The First Blast to Awaken Women Degenerate is the debut collection for the inaugural BBC Radio Scotland Poet in Residence, Rachel McCrum. Two pamphlets preceded: The Glassblower Dances (winner of the 2012 Callum McDonald Memorial Award) and Do Not Alight Here Again, both published by Stewed Rhubarb Press.
Although now living in Montreal, McCrum became well known on the spoken word scene in Scotland between 2010 and 2016, most particularly as the Broad of Edinburgh-based Rally & Broad. Her poetry has also been travelled via performances across the UK and in places as diverse as Greece, Haiti and South Africa. The performance poetry arena can be a difficult one; it certainly doesn’t work for all poems or for all poets. So what is extraordinary about this collection is that the poems, while firmly anchored to the page by features of formatting, including switches between Roman, bold and italic faces, also find a voice that sings, rages, roars as you read. These poems make their own stage.
The voice is an extraordinary one: strident, angry, full of blood and air, but then tender, lyrical, quiet. And one of the strongest themes too is a plea for voices, and in particular for women’s voices, to be expressed and heard. There is anger at the silencing, the repression of women across history, and the imposition of sexual stereotyping and even violence against women that have taken place in more recent times.
The title poem is a response to John Knox’s 1558 The First Blast of the Trumpet Against the Monstruous Regiment of Women: ‘Give me ruling women / and yelling women / Give me unsilent / unwatchful women’, says McCrum. But other poems take this theme and give it such gentleness too. In ‘Broad’, her mother tells her the importance of getting the potatoes on the table for her brothers before she writes her application for university, her mother who ‘was a farmer’s daughter with a voice / that stretched across three fields’. She was the first in the family to live by words rather than by physical labour, but she ‘grew, along the way, / uncharacteristically quiet. / It can be hard / to explain the weight/ of paper’. I found the lyricism of this heart-stopping.
There’s feminism here, but it’s so much more than that. There’s fierceness, sure, in ‘I am Gigi Hadid’s left elbow’, for example. And a punching-the-air, ballsy pride in ‘My underwear was made of iron’. But there are poems that use longer narrative and astonishing images to speak of a whole world of women’s lives, like ‘I lost my shoes on Rachel Street’, which echoes with my personal favourite, ‘Across the town the ancient dancer’: ‘Across town, she straightens / in her chair, puts her spine to the mountains, / drapes over the forests, the valley’. ‘Take Me to the Market, Mother Dear (a strategy of dissonance)’ brings together disparate narratives that jostle on the page but make a whole polemic, using surprising twists and turns on ordinary words that we think we know. These are poems that put women in the world and the world in women.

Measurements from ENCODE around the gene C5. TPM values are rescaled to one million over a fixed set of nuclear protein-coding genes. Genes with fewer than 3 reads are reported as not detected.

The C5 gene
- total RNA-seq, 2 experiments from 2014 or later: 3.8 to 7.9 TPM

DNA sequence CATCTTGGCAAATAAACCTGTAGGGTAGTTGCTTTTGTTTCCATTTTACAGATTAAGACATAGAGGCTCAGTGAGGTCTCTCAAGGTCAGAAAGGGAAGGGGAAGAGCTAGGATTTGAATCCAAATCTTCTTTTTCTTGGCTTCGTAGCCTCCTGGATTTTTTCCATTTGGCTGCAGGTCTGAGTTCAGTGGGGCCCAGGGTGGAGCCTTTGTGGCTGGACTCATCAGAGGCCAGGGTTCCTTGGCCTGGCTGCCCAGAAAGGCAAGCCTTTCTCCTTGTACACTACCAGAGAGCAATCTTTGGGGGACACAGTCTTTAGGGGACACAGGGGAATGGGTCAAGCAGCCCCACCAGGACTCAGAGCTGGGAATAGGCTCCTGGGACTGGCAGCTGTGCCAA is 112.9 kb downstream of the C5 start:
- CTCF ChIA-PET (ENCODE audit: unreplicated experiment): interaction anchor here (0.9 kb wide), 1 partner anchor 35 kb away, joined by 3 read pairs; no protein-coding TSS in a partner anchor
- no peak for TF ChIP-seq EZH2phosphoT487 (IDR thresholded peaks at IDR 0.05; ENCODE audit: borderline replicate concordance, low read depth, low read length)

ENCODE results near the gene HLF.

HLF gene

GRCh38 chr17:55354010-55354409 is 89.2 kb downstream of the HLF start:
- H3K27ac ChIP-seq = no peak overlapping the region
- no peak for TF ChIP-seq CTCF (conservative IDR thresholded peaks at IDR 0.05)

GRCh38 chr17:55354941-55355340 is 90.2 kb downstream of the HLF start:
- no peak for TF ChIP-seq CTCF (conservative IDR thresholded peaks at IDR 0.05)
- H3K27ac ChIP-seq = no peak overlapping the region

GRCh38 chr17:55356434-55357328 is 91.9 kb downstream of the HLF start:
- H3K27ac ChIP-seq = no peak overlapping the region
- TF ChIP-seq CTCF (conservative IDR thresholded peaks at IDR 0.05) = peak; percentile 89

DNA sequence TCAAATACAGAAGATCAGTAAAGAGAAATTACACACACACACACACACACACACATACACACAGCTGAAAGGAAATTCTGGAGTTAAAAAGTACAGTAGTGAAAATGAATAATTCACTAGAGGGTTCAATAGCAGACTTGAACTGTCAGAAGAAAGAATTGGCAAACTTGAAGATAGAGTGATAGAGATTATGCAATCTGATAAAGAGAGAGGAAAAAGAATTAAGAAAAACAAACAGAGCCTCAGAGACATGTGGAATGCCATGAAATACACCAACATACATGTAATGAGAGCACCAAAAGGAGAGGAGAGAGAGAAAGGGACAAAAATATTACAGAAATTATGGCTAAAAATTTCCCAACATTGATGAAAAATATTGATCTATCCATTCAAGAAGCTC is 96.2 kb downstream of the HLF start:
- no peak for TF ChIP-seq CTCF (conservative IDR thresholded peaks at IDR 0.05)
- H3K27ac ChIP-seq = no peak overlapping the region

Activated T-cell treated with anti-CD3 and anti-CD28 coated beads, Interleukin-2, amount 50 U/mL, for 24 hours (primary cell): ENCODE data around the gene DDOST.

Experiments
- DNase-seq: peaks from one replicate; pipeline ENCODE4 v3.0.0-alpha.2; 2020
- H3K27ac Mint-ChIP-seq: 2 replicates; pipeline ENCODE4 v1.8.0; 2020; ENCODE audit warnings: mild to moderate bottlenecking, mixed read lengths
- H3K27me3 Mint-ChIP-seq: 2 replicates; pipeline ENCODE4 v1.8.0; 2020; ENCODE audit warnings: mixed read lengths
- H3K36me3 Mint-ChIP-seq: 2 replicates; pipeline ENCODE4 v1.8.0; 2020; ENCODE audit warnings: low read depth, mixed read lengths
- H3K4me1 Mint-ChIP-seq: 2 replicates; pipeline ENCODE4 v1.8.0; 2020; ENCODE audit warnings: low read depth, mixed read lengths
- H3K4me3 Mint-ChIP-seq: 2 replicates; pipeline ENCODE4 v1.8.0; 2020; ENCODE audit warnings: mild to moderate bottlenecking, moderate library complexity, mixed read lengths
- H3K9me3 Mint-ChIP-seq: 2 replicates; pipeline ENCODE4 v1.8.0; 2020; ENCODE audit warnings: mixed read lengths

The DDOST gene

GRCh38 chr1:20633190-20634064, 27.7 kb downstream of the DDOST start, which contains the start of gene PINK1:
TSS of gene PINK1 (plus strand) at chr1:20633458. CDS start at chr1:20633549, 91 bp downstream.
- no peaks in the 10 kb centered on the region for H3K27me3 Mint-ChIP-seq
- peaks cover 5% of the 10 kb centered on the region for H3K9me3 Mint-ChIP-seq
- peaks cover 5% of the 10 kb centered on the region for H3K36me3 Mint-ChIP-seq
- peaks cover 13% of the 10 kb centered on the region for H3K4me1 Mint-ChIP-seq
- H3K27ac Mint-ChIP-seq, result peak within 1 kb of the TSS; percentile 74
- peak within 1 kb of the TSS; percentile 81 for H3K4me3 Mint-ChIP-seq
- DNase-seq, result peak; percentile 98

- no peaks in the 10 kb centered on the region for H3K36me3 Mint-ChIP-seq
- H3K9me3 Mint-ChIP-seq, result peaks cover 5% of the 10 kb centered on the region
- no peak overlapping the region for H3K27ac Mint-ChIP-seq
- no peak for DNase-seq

There are many moments of humour and irony too. I loved the tongue-in-cheek wisdom of the series ‘Problems to Sharpen the Young’ (i), (ii) and (iii) that are spaced through the first part of the collection. Then, there are the short, sharp poems like ‘Football Boots’: ‘a tilting clatter of pre-teen boys / football boots clicking like high heels / engrossed in gossip’. Look at the image there, and listen to the rhythm, the clever alliteration. And what about joy? ‘Joy is a fat toddler with a permanently dirty face.’ And then there’s ‘The five o’clock poem’, which has been ‘scooped and hacked’, everything denied in the modern way, so that there is nothing left.
Other themes that emerge strongly in this wide-ranging collection are family, place, art, and the environment. I particularly loved ‘Luss’: ‘The name hooked us, / so irresistibly strung between lust / and loss. Kiss, too, if we wanted’. The romance of going away will resonate for many, as it did for me, the way we make ourselves up when we go away: ‘We don’t mind where we go / as long / as it is away’ – but then, self and memory are carried with us, so ‘What use is away?’ But ‘Luss’ is still a beautiful place to have been.
Family, relationship, the nature of love and the sharing of lives weaves its way through the collection, some poems dedicated to the theme – ‘I go sailing’, for example, a wonderful focus on the father-daughter relationship — while others, like ‘Runaways’, take a more oblique approach, then demanding several re-reads! In ‘Time Difference’, there’s a relationship in which, after years of dreaming and knowing and not knowing, ‘I no longer miss myself’. It is appropriate that this is the final line of the collection, the end of a poem but also the end of a life journey in poetry. I look forward to more from Rachel McCrum.
The First Blast to Awaken Women Degenerate by Rachel McCrum is published by Freight Books, 2017.